I heard that White House press secretary Sarah Sanders said today that local law enforcement officials can't pick and choose what laws they enforce. Her comments were in relation to so-called 'sanctuary cities' but I found them relevant here in New York, where another provision of the NY SAFE Act is coming into effect. I have to wonder whether anyone in the NY State Police or say, the Cayuga County sheriff's office, has heard about that, since they're not going to be enforcing the latest provision, the one requiring renewal of  pistol permits?

And, speaking of  crime, why did it take the president so long to talk about the shooting in Kentucky? I really don't understand that one at all. He is much quicker to talk about attacks in foreign countries than he is to talk about bad acts here in America, at least, when they're committed by plain old ordinary (white) Americans -- what happened to America first?   If the shooting had been committed by an immigrant - any immigrant, legal or not -- I wouldn't be wondering about how long it took him to comment, I'm sure.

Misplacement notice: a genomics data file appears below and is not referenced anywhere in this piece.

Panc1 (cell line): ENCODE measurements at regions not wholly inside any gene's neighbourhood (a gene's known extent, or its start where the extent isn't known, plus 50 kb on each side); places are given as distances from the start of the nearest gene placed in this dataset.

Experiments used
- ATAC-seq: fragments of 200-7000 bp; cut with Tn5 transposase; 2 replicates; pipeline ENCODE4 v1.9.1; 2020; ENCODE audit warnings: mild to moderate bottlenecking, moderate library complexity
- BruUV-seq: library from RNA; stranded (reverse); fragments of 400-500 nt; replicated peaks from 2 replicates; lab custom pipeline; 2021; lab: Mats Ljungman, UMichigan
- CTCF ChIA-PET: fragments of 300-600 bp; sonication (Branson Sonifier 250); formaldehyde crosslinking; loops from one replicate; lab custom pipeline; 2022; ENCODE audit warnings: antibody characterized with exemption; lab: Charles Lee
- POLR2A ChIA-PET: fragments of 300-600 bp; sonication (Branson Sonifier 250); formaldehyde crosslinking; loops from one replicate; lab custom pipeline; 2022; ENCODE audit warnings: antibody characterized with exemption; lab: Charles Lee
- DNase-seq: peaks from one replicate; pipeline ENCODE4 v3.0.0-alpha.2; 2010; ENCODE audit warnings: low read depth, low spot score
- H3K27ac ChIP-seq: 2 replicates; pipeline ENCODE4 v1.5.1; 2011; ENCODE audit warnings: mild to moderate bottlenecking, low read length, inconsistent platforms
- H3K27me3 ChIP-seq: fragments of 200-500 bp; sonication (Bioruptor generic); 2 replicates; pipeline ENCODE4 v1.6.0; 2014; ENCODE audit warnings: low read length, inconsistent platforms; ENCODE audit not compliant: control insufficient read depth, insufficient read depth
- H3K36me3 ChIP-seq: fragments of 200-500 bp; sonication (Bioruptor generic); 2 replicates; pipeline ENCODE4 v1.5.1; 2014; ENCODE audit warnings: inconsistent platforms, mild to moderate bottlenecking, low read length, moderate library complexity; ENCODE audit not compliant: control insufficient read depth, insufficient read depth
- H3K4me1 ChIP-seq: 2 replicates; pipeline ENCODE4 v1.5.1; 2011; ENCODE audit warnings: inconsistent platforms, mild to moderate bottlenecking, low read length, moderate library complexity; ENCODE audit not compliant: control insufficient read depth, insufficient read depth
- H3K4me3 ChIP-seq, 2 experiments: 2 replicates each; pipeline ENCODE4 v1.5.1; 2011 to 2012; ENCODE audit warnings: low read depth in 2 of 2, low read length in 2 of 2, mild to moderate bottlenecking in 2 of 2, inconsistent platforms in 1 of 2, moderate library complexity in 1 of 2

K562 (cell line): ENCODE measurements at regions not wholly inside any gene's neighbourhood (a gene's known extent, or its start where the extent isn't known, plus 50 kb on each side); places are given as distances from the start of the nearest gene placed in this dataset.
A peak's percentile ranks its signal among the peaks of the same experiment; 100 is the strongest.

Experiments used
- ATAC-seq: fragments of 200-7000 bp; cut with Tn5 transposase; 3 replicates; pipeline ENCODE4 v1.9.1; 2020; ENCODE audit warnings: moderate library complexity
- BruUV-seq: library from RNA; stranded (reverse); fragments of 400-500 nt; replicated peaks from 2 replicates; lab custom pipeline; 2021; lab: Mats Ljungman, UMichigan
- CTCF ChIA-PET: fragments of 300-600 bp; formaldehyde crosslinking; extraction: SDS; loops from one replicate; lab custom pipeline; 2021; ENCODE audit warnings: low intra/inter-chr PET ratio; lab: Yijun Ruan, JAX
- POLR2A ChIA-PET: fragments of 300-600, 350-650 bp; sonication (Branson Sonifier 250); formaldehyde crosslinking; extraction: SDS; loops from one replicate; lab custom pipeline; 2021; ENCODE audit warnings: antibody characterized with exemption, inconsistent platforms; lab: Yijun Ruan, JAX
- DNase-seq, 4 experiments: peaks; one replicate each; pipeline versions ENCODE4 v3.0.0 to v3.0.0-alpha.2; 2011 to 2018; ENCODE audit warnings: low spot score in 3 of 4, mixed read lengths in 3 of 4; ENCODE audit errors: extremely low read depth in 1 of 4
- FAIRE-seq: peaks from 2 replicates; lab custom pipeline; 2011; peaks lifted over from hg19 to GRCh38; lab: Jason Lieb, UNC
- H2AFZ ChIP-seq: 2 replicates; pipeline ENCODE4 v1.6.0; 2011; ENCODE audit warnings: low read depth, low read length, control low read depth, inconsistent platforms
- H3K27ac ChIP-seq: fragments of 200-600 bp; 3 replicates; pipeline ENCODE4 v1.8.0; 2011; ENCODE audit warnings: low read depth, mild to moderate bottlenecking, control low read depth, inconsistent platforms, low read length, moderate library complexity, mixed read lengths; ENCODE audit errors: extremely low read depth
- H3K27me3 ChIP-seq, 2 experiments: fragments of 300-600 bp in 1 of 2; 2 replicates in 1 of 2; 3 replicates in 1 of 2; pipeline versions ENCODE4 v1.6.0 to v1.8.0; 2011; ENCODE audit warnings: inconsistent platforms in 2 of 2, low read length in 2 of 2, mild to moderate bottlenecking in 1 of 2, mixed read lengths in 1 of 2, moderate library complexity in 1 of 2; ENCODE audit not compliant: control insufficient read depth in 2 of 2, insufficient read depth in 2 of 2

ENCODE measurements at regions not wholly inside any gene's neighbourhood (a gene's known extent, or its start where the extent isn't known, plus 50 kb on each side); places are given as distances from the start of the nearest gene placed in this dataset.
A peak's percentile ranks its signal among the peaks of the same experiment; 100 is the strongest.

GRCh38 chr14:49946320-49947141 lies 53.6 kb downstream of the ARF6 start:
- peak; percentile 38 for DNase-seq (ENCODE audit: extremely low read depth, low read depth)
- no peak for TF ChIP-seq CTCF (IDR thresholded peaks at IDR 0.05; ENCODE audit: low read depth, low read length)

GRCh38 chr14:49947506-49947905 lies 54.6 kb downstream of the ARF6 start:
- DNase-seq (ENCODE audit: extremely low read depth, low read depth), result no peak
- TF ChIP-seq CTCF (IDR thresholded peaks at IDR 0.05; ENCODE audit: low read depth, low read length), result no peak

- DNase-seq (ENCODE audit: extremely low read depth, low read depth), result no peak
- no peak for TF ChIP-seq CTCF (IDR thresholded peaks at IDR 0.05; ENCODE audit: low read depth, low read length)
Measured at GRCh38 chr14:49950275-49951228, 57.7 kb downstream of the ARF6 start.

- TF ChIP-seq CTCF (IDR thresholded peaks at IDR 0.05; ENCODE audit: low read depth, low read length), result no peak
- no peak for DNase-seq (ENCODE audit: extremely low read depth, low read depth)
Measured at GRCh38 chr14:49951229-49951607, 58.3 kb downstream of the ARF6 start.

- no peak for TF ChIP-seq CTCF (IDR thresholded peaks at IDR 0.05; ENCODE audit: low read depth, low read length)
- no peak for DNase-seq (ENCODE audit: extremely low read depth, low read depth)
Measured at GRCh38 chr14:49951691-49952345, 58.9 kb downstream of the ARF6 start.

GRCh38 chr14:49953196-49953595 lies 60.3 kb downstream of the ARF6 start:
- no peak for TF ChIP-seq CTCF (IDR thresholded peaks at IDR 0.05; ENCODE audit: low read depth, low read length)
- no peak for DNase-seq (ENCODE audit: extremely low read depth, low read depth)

January 23, 2018

Poll Watch: Good and Bad News for Democrats

I saw a couple of poll results cross my news feeds and thought I'd share. One seems to provide a bit of good news for the Democrats, but the second one is less promising.

Let's start with the bad news side of the ledger: according to a new NBC News/SurveyMonkey poll, the government shutdown was the fault of Democrats and president Trump, with the Dems having a slight lead in the blame category.

First, the small print: the poll was conducted online January 20 - 22, 2018 from a national sample of 3450 adults, who were selected from the 3,000,000 or so people who take SurveyMonkey surveys daily. The error rate is plus or minus 2.2%.

OK, so that's out of the way - who is more to  blame for the government shutdown?
  • 4% don't know